Last year, more than 500,000 French parents and teachers demonstrated in Paris against their government's proposal to give public money to private schools, and Prime Minister Edouard Balladur backed down. Last February, in London, some 20,000 parents, teachers and governors marched in protest against impending education cuts. John Major was unmoved.

Maybe education here needs something like the boarding of Brent Spar to bring home the need for a clear commitment by whichever party forms the next government to greater investment in our children's and, therefore, our country's future.

The recent experience of the National Education Commission (NEC) certainly suggests that. The commission was an eminent and experienced body and its recommendations were based on impressive research, yet its final report declared: "We can claim to have transformed thinking about some of the fundamentals of education and training in the country, but any satisfaction which we might have taken in these and other matters is outweighed by feelings of dismay at the extent to which action has lagged behind rhetoric."

There was, it said, a "stark contrast" between its 16 major recommendations and the practical response they had received.

Clearly, a government seeking tax cuts in the hope of winning the next election is not likely to commit itself to the steadily rising investment in education urged by the NEC. Instead of plans for increasing investment, we see cuts hitting schools around the country, the near destruction of the youth service and adult education (about which far too little has been said) and enormous pressures on higher education. Plus John Major's ill thought-out and divisive voucher scheme intended to provide nursery education on the cheap.

The OECD has also condemned this country's underfunding of education and the detrimental effects of the Government's reliance on "market forces". Its recent report points out that spending in Britain's private schools is double that in the state sector, exposing the hypocrisy of ministers who, while sending their own children to private schools, tell parents using the state sector that resources aren't all that important.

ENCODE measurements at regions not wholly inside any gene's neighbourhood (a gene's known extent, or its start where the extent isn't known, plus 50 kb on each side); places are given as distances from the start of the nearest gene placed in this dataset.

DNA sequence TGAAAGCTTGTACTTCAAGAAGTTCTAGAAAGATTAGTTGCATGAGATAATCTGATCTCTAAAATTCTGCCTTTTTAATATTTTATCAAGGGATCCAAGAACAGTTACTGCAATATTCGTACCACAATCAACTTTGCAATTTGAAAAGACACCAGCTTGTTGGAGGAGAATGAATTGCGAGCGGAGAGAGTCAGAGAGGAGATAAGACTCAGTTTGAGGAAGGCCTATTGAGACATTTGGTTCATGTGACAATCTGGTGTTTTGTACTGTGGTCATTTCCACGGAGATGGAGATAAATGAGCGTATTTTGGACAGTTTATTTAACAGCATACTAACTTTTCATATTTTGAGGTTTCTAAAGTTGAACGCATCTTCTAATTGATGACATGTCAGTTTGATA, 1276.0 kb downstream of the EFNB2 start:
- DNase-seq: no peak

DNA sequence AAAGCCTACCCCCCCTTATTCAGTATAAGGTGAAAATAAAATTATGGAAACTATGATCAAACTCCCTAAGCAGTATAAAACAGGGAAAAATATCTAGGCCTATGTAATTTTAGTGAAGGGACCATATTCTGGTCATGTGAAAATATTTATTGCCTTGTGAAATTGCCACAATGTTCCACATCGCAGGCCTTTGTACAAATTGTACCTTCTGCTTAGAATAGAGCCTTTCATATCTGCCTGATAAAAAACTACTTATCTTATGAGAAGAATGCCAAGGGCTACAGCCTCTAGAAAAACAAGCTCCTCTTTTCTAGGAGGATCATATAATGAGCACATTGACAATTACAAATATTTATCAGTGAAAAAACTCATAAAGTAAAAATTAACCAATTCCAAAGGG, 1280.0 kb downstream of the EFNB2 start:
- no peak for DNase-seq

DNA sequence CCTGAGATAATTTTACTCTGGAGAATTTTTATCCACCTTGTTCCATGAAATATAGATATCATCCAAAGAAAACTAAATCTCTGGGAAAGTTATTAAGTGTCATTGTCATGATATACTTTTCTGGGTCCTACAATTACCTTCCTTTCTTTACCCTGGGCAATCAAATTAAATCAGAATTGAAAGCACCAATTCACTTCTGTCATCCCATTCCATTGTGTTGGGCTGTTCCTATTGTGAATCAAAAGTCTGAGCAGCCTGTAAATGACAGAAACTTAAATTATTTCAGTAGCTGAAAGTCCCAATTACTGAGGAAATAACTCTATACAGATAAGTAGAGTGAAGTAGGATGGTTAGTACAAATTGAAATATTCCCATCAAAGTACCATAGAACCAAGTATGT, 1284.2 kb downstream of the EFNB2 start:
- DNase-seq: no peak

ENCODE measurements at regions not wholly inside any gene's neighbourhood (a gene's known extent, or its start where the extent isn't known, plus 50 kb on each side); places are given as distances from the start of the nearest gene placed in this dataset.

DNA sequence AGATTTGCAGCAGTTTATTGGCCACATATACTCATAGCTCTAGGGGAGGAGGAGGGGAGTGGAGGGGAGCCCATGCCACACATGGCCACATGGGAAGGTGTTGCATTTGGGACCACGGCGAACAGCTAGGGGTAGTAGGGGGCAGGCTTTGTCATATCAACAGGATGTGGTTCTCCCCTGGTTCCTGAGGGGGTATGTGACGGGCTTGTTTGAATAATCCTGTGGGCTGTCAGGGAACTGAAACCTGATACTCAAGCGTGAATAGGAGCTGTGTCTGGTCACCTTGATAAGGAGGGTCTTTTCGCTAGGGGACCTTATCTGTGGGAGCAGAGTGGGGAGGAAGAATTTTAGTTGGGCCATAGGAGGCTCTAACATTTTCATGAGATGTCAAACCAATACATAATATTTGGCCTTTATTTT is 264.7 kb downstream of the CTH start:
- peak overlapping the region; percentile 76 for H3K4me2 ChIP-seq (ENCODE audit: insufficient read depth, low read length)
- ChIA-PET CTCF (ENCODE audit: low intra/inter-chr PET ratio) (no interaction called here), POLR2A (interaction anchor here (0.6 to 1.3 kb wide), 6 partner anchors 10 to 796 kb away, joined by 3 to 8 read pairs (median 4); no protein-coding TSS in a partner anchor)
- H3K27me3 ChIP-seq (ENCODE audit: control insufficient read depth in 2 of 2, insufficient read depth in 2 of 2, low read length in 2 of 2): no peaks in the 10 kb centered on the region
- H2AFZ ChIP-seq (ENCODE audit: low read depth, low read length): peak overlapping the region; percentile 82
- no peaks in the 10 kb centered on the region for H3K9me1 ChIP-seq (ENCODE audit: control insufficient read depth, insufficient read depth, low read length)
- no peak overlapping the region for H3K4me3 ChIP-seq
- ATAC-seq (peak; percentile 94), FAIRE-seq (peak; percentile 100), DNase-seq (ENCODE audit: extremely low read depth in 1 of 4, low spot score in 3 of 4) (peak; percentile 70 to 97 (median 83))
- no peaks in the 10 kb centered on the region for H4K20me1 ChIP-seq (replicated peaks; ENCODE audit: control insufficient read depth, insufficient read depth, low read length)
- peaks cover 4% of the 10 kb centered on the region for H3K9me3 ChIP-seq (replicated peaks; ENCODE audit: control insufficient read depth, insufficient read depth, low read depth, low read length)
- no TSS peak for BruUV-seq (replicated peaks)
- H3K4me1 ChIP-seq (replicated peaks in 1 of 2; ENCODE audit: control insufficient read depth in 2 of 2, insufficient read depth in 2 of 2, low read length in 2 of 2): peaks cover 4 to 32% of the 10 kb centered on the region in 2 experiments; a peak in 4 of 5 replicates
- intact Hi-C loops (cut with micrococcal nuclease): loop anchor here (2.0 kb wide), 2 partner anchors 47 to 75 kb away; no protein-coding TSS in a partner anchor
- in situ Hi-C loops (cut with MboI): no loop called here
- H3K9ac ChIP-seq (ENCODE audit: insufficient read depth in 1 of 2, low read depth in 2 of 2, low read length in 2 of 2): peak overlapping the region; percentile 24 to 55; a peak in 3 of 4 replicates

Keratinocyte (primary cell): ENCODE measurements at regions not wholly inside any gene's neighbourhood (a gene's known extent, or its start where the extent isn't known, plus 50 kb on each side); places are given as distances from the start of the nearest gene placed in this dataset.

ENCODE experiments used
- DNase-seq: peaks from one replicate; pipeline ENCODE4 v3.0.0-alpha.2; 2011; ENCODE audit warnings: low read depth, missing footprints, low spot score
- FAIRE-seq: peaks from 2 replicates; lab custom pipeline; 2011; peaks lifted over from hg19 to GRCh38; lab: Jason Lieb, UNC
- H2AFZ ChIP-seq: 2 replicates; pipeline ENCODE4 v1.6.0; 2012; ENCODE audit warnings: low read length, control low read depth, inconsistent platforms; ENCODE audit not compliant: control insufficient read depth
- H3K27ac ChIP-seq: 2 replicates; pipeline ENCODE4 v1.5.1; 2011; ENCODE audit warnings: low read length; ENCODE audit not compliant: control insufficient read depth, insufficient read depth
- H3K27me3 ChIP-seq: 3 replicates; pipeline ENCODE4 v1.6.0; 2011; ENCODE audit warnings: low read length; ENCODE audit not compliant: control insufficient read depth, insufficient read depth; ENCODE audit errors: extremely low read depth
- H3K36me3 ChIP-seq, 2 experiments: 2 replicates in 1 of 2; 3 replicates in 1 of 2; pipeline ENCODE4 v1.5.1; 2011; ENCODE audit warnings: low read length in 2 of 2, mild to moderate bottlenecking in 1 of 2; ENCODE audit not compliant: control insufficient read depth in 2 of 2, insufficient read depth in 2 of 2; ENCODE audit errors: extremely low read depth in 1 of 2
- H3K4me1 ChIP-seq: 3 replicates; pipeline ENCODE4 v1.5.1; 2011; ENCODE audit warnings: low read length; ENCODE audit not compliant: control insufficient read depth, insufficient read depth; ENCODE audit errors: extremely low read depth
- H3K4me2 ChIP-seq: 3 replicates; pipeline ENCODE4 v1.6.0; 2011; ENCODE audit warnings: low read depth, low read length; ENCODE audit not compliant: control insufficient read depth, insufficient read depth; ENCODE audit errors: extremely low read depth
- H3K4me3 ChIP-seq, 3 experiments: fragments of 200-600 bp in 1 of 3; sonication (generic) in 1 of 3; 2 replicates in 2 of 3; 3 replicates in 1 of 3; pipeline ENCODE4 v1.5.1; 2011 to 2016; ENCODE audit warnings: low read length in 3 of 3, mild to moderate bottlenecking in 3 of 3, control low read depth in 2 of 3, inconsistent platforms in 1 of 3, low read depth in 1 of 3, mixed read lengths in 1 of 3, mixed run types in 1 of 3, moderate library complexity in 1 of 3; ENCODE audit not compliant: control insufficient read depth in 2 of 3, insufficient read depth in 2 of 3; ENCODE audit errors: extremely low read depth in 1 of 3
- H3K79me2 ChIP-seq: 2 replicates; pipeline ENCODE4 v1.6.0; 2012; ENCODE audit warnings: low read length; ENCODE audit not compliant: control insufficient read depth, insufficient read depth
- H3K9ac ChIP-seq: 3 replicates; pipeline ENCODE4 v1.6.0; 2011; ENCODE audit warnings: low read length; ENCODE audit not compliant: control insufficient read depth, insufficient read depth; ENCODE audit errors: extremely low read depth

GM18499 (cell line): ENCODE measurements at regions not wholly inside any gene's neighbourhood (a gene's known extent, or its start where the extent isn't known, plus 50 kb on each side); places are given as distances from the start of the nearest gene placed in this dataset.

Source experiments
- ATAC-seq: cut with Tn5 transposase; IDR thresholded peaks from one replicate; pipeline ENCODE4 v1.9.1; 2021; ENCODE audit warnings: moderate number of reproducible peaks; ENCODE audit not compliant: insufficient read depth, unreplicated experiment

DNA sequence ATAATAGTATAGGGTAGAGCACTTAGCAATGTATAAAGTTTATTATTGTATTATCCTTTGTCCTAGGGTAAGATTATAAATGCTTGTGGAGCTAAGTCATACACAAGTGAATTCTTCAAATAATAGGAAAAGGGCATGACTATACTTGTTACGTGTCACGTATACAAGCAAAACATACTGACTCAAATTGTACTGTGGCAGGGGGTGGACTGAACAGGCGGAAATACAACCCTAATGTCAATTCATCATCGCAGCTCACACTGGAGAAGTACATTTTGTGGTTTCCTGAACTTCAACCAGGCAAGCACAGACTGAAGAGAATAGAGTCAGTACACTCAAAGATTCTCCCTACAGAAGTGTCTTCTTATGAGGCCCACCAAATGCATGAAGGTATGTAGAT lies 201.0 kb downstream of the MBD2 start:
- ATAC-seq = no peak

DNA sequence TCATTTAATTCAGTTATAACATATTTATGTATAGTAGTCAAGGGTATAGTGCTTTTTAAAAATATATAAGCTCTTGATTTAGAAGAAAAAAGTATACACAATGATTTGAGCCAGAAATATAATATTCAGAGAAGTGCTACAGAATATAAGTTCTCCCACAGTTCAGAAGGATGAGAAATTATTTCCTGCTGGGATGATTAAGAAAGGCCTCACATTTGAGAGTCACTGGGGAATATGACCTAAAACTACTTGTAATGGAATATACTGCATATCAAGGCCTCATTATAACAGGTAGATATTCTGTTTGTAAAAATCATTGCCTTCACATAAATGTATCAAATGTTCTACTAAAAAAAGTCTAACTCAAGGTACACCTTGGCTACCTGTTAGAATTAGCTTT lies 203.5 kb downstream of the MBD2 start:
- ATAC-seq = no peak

Of course, more resources will not, alone, secure higher standards. Attitudes, expectations and motivation quality of leadership and management all play a part too. But the issue of funding is absolutely central and those who deny it are deluding themselves and deceiving the public.

Although the present government is, rightly, the target of most of the NEC's and the OECD's strictures, there is, as yet, no guarantee that a Labour government would make good the underfunding that both criticise. Tony Blair says education would be the "passion" of his government, and John Major says he intends to make education the key issue in the run- up to the election, but neither has given an unequivocal undertaking to tackle the underfunding and inadequacy of our education system. Despite improvements in some respects, and certain worthwhile reforms, it still fails to meet the needs of the rising generation, of our society and our economy. This inadequate system is now threatened further, as Gillian Shephard warned in her leaked memorandum to the Cabinet.

We have never had so much lip-service from politicians about the vital importance of education, and so few clear commitments to invest more resources in it. The next election looks more likely to be fought on taxation and tax cuts than on an honest discussion of the state of our public services and the needs of the people.

So it will be up to those who know from first-hand experience of the effects of education's underfunding to put the truth to the electors and press the politicians for commitments. That can be done best by all those organisations and interests which have a stake in education combining forces, as they did so successfully once before in the run-up to a general election.

In 1963, some 70 national organisations united in a campaign to make education a major issue in the impending election. They succeeded, organising two great rallies and more than 100 public meetings around the country. All three party leaders addressed the campaign's representatives.

The joint stand two years ago by the teachers' organisations, backed by parents and governors, over testing and curriculum overload demonstrated how effective a united effort can be. They halted the Government in its tracks and it had to be rescued by Sir Ron Dearing.

The launch this summer by three teachers' organisations with Unison, Case (Campaign for the Advancement of State Education), NAGM and the NCPTA, of the campaign "Funding Our Children's Future" is a valuable initiative on which an even broader campaign could be built. For let there be no doubt, the commitment that needs to be given by the next government is one that only a pooling of the resources by all the forces in education can secure.

If they had all got fully behind the recommendations of the NEC, perhaps it might not have had cause to be so dismayed by the Government's response. The approach of the general election presents an opportunity to make amends.

The writer is a former general secretary of the National Union of Teachers.